Scientists Produce Embryonic Stem Cells from Skin
Two teams of scientists have independently discovered a way to turn ordinary human skin cells into stem cells with the same characteristics as those derived from human embryos, a breakthrough that could open the door for advanced medical therapies.
If the work holds true to its promise, it would largely bypass ethical issues that have dogged research on human embryonic stem cells. It could also allow scientists to tailor the cells to specific individuals, eliminating the possibility of rejection.
The crux of the discovery, published online Tuesday by the journals Cell and Science, is a "direct reprogramming" technique that adds a cocktail of four genetic factors to run-of-the-mill human skin cells.
The Cell paper is from a team led by Dr. Shinya Yamanaka of Kyoto University; the Science paper is from a team led by Junying Yu, working in the lab of stem-cell pioneer James Thomson of the University of Wisconsin-Madison.
The discovery builds on work presented in 2006 by Yamanaka in which the same technique was demonstrated for skin cells from mice.
The two teams have been able to isolate cells that look and behave like embryonic stem cells. The researchers caution that there are still many steps to take before the cells are useful for human therapies.
Yamanaka said he knew that the real payoff would be if his work on mouse cells could be translated to human cells.
"We started working on human cells more than a year ago, but in the beginning, the four factors didn't work," he told NPR.
He said it was unclear whether the cells he produced from skin were identical to embryonic stem cells, but "all I can say is they are very similar."
While Yamanaka was working on mice to find the critical factors for transforming skin cells to embryonic stem cells, Thomson was already working on human cells. His team also reports four factors that can transform skin cells, but two of them are different from those Yamanaka found.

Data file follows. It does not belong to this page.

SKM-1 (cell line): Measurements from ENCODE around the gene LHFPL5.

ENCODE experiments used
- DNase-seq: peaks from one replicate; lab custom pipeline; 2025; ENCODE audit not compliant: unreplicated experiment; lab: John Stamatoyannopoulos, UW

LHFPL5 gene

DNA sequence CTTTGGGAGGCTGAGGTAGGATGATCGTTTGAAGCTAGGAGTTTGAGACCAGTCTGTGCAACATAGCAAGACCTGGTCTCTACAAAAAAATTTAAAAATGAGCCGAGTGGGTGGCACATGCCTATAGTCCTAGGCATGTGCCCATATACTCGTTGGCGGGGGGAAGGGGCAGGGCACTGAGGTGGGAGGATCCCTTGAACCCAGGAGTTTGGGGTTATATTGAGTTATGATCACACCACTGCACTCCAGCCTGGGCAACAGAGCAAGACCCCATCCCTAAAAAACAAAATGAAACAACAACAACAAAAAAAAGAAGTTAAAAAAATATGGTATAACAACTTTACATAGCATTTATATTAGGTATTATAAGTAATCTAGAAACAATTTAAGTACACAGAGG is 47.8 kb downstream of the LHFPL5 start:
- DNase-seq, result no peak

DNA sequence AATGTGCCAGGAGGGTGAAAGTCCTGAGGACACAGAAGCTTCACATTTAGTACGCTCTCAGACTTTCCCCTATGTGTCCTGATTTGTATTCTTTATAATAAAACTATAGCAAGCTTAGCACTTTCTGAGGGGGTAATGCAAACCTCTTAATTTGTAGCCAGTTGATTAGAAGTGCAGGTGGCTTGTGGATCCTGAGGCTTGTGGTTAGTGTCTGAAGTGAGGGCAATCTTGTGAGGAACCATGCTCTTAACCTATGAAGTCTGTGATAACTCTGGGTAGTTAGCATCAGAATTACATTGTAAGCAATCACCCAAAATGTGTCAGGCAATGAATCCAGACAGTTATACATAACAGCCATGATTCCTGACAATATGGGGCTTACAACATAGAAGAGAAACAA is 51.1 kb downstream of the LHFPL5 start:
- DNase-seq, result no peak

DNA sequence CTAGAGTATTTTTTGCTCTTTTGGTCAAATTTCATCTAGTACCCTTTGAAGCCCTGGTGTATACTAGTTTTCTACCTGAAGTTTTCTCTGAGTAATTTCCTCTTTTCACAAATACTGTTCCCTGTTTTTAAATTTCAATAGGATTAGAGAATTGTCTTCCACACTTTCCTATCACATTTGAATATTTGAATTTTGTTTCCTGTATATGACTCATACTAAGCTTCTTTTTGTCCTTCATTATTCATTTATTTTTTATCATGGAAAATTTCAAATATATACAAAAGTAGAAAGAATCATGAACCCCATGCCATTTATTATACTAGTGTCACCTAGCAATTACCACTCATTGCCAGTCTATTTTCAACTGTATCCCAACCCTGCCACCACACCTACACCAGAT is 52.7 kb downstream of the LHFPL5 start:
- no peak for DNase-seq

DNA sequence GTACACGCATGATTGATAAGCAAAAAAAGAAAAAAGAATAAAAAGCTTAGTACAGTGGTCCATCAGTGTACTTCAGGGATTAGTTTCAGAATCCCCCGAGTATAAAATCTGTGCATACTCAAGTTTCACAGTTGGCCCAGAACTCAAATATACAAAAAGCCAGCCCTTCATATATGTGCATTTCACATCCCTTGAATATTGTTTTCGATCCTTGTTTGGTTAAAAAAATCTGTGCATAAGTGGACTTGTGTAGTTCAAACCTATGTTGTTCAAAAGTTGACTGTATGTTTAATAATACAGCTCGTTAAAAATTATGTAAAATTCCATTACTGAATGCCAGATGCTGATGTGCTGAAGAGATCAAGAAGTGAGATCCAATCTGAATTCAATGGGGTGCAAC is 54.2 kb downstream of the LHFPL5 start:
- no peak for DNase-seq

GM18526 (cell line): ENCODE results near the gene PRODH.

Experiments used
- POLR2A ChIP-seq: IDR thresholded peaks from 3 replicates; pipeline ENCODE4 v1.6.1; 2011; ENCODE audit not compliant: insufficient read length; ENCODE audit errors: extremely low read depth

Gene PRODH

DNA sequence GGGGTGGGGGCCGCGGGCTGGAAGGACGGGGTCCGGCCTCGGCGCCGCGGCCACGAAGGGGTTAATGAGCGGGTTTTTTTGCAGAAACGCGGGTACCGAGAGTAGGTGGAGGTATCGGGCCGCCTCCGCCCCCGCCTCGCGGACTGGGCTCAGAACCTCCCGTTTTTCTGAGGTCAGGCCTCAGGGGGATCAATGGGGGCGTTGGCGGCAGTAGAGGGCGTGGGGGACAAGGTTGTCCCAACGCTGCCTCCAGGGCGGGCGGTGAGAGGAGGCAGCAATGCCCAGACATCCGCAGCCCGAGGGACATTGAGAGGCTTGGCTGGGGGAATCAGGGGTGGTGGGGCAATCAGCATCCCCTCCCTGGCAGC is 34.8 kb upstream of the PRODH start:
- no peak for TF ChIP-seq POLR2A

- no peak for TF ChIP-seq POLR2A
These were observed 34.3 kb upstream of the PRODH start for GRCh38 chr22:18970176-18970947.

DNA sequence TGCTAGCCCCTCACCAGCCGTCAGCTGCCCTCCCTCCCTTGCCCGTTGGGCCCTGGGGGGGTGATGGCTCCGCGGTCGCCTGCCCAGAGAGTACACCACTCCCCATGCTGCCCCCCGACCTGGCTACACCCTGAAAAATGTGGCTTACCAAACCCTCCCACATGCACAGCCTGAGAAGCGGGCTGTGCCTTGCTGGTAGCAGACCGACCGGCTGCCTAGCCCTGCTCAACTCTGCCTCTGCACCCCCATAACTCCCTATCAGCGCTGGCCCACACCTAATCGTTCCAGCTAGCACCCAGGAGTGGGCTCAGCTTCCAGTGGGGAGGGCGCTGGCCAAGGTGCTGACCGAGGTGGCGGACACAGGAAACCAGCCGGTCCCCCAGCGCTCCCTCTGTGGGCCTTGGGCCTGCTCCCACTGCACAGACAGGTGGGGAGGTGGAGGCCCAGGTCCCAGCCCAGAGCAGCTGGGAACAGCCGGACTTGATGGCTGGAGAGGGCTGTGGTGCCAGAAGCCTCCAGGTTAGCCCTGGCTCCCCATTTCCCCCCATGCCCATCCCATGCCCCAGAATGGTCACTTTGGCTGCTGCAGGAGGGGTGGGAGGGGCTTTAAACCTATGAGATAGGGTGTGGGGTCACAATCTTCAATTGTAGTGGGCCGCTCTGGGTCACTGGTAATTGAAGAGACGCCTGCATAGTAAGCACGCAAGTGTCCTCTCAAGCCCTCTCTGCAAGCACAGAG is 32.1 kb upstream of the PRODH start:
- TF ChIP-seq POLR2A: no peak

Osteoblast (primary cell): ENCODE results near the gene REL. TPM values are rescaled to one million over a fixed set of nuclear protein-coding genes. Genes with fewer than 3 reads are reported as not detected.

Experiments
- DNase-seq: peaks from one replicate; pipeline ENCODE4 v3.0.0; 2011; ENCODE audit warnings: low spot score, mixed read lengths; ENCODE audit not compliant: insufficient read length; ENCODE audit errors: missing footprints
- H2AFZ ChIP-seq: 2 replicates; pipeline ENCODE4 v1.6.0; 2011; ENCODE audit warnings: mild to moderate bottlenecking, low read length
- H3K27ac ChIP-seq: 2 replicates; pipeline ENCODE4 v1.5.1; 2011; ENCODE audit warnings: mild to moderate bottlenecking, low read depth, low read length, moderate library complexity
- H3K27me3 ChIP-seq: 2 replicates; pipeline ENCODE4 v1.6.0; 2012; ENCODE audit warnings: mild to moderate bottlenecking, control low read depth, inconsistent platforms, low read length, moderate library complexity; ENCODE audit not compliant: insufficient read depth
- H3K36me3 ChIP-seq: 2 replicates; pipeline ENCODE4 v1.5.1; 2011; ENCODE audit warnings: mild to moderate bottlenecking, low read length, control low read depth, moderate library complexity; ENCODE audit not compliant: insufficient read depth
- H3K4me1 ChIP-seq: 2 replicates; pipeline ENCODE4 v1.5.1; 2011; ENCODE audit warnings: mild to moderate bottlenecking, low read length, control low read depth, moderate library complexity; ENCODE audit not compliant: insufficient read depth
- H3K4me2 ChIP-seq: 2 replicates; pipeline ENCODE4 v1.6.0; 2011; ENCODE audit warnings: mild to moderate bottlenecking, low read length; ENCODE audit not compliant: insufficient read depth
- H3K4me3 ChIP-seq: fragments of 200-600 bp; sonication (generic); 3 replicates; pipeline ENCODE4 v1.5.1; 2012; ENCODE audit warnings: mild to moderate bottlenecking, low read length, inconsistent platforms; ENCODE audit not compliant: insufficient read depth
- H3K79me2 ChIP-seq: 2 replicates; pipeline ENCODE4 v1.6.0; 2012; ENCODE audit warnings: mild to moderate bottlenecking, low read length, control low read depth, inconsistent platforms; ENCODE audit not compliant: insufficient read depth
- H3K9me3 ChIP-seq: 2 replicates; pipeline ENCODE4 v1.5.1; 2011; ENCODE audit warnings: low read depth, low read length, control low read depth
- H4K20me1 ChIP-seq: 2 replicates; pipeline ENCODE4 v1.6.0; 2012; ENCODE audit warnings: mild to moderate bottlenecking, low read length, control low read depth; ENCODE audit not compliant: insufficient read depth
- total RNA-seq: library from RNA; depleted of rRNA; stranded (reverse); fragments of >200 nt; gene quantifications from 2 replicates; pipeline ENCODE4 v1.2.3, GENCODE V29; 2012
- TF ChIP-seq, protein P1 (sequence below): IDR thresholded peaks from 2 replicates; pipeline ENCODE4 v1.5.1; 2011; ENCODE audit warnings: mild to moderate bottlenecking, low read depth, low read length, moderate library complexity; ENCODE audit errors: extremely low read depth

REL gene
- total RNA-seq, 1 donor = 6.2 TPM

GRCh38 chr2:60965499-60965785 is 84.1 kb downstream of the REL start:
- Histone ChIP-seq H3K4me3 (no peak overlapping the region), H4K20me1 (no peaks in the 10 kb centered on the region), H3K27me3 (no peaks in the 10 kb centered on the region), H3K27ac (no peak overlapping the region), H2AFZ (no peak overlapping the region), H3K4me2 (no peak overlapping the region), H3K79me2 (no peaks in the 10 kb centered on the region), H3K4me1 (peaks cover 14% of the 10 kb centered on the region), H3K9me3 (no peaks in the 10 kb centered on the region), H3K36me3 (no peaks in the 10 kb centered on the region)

"It does seem that there are multiple paths to the same outcome," Thomson said. "How divergent those paths are remains to seen."
Thomson, 48, made headlines in 1998 when he announced that his team had isolated human embryonic stem cells.
Since then, the research has pitted groups that question the ethics of harvesting stem cells from human embryos against those that hope the line of research could result in important medical breakthroughs. The latest announcement from the Japanese and American teams could skirt the controversy.
"It changes everything in that these are not cells derived from embryos anymore," Thomson told NPR. But "we are back at the starting point now. These biologically ... appear to be the same as embryonic stem cells, and we still have to figure out how to differentiate them into useful things."
The whole idea of stem-cell based therapies is that the stem cells could be used to replace or repair cells damaged or destroyed by disease or injury, such as new heart cells for people who have had heart attacks or new neurons for patients with Alzheimer's disease.
"This is a huge deal," said Jose Cibelli, a researcher at Michigan State University.
"Anybody can do this procedure. It's a very simple recipe," he said. "A combination of three or four genes, and in a couple of weeks, you go from a skin cell to an embryonic stem cell. It's remarkable."
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